26 Jan Facebook post vs the actual post: The power of print
High door drop interaction rates across all life stages
Frequency of exposure:
|Millenials||Home Owners||Families||Social Grade A||65+|
Mark Davies, managing director of Whistl Door Drop Media, discusses the many advantages of direct mail over social media advertising.
The pandemic has had a had huge impact on advertising and back in April, our best guess was that revenue across the board would be down.
However, by the end of the summer, it became apparent that direct marketing had been far less affected than digital – and it had in fact outshone expectations.
Despite a less than cheery initial prognosis, based on the disruption caused by Covid, there has been something of a reversal of the digital transformation process.
The Covid crisis has provided a favourable backdrop for direct mail. Until now, digital advertising had been indulged, rather like a favourite child; now, however, its faults are beginning to show.
In addition to the challenges posed by Covid and the impending Brexit, the integrity of digital was hit by data scandals, fake news fiascos and during the summer there was a boycott of Facebook over its support of sensitive topics.
One poll suggested that trust in Facebook had dropped by 66 per cent since the Cambridge Analytica scandal. Forty per cent of respondents said they would not trust Facebook with their personal information. Almost half of those surveyed – 48% – believed it was a brand’s own fault if their content appeared next to something inappropriate.
All this created something of a perfect storm, with the pandemic wiping out SMEs who spent more on Facebook advertising than bigger brands while erstwhile big spenders political parties opted to stop advertising on the platform altogether.
This year, there have been many articles written around mistrust in digital and there will be changes to come, not least regulatory ones.
Facebook and Google used their own analytics as ‘proof’ that using the platforms for marketing was working – and sure enough, marketeers fell for this. But change is around the corner.
As the highly respected marketing consultant Peter Field put it: “We are being over-hyped and over-sold on a uniquely digital future. We need to get real and take a more evidence-based view of what really drives effectiveness.”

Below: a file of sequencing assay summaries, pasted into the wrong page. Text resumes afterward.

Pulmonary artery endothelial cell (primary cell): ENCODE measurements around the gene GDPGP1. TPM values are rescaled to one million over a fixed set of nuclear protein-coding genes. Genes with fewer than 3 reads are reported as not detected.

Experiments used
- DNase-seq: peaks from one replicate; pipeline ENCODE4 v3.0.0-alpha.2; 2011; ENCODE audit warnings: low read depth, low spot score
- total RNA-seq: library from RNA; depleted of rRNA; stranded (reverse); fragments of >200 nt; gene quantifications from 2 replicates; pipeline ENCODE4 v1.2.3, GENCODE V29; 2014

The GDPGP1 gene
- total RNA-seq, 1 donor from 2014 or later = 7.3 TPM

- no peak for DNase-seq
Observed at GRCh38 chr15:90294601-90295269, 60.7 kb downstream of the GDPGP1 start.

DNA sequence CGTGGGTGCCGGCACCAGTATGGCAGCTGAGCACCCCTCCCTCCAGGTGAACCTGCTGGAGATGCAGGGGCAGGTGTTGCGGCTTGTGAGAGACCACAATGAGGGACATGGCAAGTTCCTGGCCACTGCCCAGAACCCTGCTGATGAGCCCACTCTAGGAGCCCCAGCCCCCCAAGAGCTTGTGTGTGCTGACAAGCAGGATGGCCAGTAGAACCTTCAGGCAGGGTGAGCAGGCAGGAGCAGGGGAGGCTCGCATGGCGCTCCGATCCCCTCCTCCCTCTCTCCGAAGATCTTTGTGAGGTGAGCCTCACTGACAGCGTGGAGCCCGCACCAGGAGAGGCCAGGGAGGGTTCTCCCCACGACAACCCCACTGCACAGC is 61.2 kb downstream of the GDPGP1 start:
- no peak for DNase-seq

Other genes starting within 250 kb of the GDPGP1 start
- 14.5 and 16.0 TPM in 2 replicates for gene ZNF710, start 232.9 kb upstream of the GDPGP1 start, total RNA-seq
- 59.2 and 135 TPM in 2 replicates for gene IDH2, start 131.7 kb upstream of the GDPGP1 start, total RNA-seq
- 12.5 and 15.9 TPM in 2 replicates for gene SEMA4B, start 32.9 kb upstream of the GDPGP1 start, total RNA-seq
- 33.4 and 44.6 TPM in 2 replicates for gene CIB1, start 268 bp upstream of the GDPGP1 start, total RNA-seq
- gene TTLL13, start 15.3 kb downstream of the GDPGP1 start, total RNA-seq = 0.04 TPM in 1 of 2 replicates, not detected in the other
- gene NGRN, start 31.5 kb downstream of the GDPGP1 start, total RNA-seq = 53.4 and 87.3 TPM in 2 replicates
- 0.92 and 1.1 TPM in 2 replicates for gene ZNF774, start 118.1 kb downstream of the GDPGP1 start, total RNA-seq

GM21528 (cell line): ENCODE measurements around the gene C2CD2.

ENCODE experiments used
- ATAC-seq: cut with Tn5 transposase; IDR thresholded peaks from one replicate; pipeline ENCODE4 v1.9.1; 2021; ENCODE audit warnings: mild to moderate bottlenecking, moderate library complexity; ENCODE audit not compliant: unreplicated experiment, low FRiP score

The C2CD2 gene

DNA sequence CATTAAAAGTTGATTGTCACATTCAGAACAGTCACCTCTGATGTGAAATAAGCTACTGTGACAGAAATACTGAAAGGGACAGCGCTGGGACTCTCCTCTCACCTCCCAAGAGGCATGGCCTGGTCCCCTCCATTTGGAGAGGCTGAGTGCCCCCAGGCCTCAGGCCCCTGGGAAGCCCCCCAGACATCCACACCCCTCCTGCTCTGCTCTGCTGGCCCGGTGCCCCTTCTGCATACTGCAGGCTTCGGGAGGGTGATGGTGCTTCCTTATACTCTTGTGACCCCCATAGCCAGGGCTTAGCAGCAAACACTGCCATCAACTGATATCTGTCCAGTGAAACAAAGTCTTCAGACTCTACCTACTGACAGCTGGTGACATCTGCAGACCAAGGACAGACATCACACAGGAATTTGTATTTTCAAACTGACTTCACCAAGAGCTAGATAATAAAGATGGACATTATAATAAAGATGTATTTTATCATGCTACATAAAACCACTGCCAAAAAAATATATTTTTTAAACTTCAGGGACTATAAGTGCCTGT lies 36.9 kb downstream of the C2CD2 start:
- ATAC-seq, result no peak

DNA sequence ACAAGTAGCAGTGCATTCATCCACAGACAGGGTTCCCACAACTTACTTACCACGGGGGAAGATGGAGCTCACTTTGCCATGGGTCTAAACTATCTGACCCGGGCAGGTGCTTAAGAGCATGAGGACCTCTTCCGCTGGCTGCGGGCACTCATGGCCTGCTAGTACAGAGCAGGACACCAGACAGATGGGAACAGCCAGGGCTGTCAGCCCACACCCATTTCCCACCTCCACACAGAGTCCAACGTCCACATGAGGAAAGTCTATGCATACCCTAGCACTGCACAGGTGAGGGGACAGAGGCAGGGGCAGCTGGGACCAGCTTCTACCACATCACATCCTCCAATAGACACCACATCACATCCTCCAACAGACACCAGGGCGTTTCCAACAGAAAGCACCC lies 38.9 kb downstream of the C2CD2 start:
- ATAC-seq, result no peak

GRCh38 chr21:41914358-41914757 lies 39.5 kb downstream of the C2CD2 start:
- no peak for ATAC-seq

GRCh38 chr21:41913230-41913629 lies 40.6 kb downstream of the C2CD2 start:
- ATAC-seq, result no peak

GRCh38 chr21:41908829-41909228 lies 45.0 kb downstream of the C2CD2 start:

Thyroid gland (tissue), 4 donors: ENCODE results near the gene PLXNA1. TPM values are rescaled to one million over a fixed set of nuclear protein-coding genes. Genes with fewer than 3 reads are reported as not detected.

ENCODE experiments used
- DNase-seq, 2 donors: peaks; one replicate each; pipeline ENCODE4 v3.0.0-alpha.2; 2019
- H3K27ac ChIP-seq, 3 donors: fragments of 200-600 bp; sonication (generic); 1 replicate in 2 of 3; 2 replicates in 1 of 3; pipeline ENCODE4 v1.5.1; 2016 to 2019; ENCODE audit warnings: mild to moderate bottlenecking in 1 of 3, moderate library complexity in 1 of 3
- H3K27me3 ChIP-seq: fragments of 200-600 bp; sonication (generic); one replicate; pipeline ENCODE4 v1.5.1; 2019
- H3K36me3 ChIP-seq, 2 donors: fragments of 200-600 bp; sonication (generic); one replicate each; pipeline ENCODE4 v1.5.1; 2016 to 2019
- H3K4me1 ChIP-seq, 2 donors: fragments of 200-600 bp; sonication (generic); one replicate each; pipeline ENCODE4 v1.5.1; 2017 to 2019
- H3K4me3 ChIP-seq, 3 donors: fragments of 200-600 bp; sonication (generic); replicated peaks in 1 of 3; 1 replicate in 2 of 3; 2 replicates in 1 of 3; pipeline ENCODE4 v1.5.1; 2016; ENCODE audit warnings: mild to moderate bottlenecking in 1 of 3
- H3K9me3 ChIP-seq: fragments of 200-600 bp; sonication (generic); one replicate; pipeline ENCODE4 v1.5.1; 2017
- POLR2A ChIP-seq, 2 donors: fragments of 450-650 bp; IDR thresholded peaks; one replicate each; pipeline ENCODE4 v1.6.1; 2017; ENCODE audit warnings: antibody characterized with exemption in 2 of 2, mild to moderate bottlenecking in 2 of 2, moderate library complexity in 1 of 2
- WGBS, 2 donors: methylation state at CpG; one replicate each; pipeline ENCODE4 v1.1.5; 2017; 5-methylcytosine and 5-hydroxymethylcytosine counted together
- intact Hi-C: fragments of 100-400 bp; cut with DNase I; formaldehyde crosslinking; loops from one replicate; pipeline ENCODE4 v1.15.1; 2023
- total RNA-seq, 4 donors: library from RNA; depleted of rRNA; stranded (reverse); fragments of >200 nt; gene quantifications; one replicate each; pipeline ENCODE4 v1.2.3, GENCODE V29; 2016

The pandemic has seen a huge uplift in e-commerce – and the industry has learned a thing or two about direct marketing in that time. Brands you may not expect have been using the channel to great effect; brands such as Wayfair and Uber Eats, that operate online but want to reach out to customers through direct marketing.
This year, it’s not about reaching people at festivals, football matches and city centres, it’s all about the home. People are spending so much more time at home so have the time and opportunity to engage with door drops more than they have ever done.
In fact, advertising mail is enjoying its best ever life span, with a piece of addressed mail staying in the home for an average of 8.5 days.
This is compared with people looking at content on a laptop for 2.5 seconds – and Facebook itself states that in News Feed people spend on average 1.7 seconds on a piece of content!
The future for direct mail is looking positive, particularly as the direction of travel is currently going against digital. We have to evolve what we do and keep moving forward. For instance, the language we use has to change – marketers love algorithms, so we need to describe our results in these terms.
We must present what we do in a clear way, to make it as easy and clear to understand as Facebook and Google have done.
We are seeing that the SME space has been a lot more resilient than expected and is bouncing back quickly – in fact, we have seen a greater resurgence in the SME side of the business than in national.
Case study: Movember
The campaign objective was to create a GDPR compliant, highly targeted campaign using Royal Mail door to door.
A well-branded creative, offering a free razor to the first 20,000 people to sign up to Movember, was distributed.
As a result, Movember generated almost 3,000 new donors, a response rate of 1.48% and more than 780 existing donors signed up again. In total, the door drop generated £252,725 in donations, an ROI of £8.19.
Facebook loses the public’s trust
Companies people trust least with their personal information*: